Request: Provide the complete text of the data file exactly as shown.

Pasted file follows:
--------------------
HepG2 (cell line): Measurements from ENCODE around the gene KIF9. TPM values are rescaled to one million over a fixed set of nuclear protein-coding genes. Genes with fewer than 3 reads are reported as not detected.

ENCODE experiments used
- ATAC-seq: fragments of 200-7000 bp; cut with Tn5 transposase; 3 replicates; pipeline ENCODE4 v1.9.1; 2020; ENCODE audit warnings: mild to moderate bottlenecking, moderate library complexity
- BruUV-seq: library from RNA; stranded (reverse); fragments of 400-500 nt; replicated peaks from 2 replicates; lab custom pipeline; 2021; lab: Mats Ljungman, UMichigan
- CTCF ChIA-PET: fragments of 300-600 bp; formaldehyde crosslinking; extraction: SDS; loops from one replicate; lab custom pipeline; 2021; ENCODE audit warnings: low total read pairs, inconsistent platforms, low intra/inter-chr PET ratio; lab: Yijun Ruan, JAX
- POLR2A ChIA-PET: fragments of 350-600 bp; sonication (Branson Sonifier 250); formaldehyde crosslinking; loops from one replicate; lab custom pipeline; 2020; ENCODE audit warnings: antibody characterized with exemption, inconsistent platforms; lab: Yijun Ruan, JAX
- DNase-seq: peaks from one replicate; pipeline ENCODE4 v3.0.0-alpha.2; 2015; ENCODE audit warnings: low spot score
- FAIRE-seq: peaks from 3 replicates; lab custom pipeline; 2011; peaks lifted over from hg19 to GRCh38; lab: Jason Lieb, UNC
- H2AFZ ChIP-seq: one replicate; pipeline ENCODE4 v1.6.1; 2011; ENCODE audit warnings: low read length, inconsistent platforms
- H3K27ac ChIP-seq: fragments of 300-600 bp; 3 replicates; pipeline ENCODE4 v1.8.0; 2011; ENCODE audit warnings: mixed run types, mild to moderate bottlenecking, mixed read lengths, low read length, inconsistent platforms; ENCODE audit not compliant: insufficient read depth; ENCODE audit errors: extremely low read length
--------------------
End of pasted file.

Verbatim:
HepG2 (cell line): Measurements from ENCODE around the gene KIF9. TPM values are rescaled to one million over a fixed set of nuclear protein-coding genes. Genes with fewer than 3 reads are reported as not detected.

ENCODE experiments used
- ATAC-seq: fragments of 200-7000 bp; cut with Tn5 transposase; 3 replicates; pipeline ENCODE4 v1.9.1; 2020; ENCODE audit warnings: mild to moderate bottlenecking, moderate library complexity
- BruUV-seq: library from RNA; stranded (reverse); fragments of 400-500 nt; replicated peaks from 2 replicates; lab custom pipeline; 2021; lab: Mats Ljungman, UMichigan
- CTCF ChIA-PET: fragments of 300-600 bp; formaldehyde crosslinking; extraction: SDS; loops from one replicate; lab custom pipeline; 2021; ENCODE audit warnings: low total read pairs, inconsistent platforms, low intra/inter-chr PET ratio; lab: Yijun Ruan, JAX
- POLR2A ChIA-PET: fragments of 350-600 bp; sonication (Branson Sonifier 250); formaldehyde crosslinking; loops from one replicate; lab custom pipeline; 2020; ENCODE audit warnings: antibody characterized with exemption, inconsistent platforms; lab: Yijun Ruan, JAX
- DNase-seq: peaks from one replicate; pipeline ENCODE4 v3.0.0-alpha.2; 2015; ENCODE audit warnings: low spot score
- FAIRE-seq: peaks from 3 replicates; lab custom pipeline; 2011; peaks lifted over from hg19 to GRCh38; lab: Jason Lieb, UNC
- H2AFZ ChIP-seq: one replicate; pipeline ENCODE4 v1.6.1; 2011; ENCODE audit warnings: low read length, inconsistent platforms
- H3K27ac ChIP-seq: fragments of 300-600 bp; 3 replicates; pipeline ENCODE4 v1.8.0; 2011; ENCODE audit warnings: mixed run types, mild to moderate bottlenecking, mixed read lengths, low read length, inconsistent platforms; ENCODE audit not compliant: insufficient read depth; ENCODE audit errors: extremely low read length